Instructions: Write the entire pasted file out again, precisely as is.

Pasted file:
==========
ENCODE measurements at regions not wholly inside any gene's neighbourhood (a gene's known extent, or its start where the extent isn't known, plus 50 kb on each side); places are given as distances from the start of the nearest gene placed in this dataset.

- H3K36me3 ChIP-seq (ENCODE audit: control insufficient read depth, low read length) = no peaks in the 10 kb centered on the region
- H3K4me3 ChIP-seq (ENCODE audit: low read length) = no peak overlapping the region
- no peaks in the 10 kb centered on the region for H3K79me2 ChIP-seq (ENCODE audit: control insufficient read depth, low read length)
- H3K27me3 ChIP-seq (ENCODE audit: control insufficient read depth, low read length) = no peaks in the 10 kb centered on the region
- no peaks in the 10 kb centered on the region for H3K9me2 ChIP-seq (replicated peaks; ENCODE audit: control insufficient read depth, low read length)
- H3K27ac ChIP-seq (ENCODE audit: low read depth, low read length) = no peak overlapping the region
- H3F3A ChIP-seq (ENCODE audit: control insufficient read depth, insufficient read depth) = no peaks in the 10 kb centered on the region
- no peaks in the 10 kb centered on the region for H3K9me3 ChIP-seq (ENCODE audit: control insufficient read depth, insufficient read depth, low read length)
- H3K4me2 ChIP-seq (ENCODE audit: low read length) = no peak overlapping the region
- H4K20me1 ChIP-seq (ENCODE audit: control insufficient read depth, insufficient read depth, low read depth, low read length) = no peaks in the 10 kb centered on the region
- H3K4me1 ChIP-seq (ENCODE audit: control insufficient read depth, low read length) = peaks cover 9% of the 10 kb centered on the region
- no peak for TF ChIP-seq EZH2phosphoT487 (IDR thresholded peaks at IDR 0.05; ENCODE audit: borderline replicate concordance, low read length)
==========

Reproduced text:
ENCODE measurements at regions not wholly inside any gene's neighbourhood (a gene's known extent, or its start where the extent isn't known, plus 50 kb on each side); places are given as distances from the start of the nearest gene placed in this dataset.

- H3K36me3 ChIP-seq (ENCODE audit: control insufficient read depth, low read length) = no peaks in the 10 kb centered on the region
- H3K4me3 ChIP-seq (ENCODE audit: low read length) = no peak overlapping the region
- no peaks in the 10 kb centered on the region for H3K79me2 ChIP-seq (ENCODE audit: control insufficient read depth, low read length)
- H3K27me3 ChIP-seq (ENCODE audit: control insufficient read depth, low read length) = no peaks in the 10 kb centered on the region
- no peaks in the 10 kb centered on the region for H3K9me2 ChIP-seq (replicated peaks; ENCODE audit: control insufficient read depth, low read length)
- H3K27ac ChIP-seq (ENCODE audit: low read depth, low read length) = no peak overlapping the region
- H3F3A ChIP-seq (ENCODE audit: control insufficient read depth, insufficient read depth) = no peaks in the 10 kb centered on the region
- no peaks in the 10 kb centered on the region for H3K9me3 ChIP-seq (ENCODE audit: control insufficient read depth, insufficient read depth, low read length)
- H3K4me2 ChIP-seq (ENCODE audit: low read length) = no peak overlapping the region
- H4K20me1 ChIP-seq (ENCODE audit: control insufficient read depth, insufficient read depth, low read depth, low read length) = no peaks in the 10 kb centered on the region
- H3K4me1 ChIP-seq (ENCODE audit: control insufficient read depth, low read length) = peaks cover 9% of the 10 kb centered on the region
- no peak for TF ChIP-seq EZH2phosphoT487 (IDR thresholded peaks at IDR 0.05; ENCODE audit: borderline replicate concordance, low read length)